Disruption at the edge
One of the best ways to understand the future is to study industries that have artificials constraints and work their way on figuring out a way around these constraints. These industries often tend to be most innovative and define new technology use cases way before those use cases get mainstream adoption. There are four industries that regularly demonstrate these characteristics:
1) Terrorism and related crime
2) Adult entertainment
3) Drug trafficking
I am, of course, using the term ‘industry’ loosely here. These industries have always stayed a few steps ahead of the rest. For example, the primary use case of drug trafficking on Silk Road was one of the first large scale implementations of the blockchain, much more before it fascinated the financial servcies industry. The adult entertainment industry was the first to monetize content effectively on the internet, something that the traditional media still struggles to do. Terrorism used technology to manage remote decentralized teams using mobile networks way before fleet managers and distributed sales teams figured out the mechanics of doing that. We’ve repeatedly seen these industries leverage technology to figure out use cases and discover mechanics way before traditional industries do.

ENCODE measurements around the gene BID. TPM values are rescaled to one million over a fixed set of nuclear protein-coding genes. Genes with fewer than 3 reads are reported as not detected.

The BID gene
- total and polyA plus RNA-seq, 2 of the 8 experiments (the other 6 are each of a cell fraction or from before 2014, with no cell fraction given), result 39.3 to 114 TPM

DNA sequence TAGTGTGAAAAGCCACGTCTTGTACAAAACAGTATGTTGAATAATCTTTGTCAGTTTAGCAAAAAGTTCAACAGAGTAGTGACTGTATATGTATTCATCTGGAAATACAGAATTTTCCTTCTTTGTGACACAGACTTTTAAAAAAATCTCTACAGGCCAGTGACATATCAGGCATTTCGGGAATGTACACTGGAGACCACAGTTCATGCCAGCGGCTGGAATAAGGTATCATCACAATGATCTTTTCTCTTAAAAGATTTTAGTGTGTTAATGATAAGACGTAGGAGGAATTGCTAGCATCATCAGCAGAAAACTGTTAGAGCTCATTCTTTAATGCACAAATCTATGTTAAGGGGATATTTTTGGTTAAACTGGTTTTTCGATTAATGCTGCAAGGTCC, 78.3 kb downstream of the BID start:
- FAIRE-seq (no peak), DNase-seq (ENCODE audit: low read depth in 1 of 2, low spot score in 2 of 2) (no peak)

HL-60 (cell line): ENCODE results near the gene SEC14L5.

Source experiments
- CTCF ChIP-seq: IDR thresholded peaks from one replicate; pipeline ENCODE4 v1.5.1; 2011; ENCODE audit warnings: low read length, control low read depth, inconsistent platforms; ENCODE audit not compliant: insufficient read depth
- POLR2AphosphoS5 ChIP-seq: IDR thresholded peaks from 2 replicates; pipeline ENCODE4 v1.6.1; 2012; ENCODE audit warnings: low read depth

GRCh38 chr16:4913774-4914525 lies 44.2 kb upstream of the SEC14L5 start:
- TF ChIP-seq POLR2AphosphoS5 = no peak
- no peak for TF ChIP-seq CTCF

Gambling, in particular is a very interesting industry. Casinos, themselves, have always served as multi-sided interaction environments where the platform (casino) always wins by knowing more about the interactions than any individual participant.
The gambling industry was the first to formalized and implement behaviour design. Casinos have repeatedly worked on creating behavior design schedules so that users keep coming back and participating further. These principles subsequently found their way into other industries like advertising and gaming, and subsequently into social media.
The gambling industry also instituted one of the first large scale implementations of mass personalization, using data. Casinos have always built specific strategies to target whales – gamblers who spend extraordinarily high amounts and are accordingly treated with different incentives. With a wealth of data, casinos have been working on scaling whale-type incentives across a larger base of players, and on automating their experience journey with the casino. Data-driven mass personalization is increasingly entering other industries. Personalised experiences that were once served only to the top 1% are moving onto a larger base. Wealth management is one such industry where a handful of high net worth individuals get highly personalized advice but the middle layer of investors is served with products and services, not necessarily with personalized investment advice. With the advent of robo advisors, we will see technology augment human workers enabling a larger base of advisors to scale their investment advisory with lower skill requirements and on better economics, allowing them to cater to a much larger group of investors.
I believe we will see something similar in the early adoption of VR and automation, and will be keeping an eye out for unexpected use cases in these spaces.
Can making product usage difficult for users actually be a good idea? In some cases, yes!
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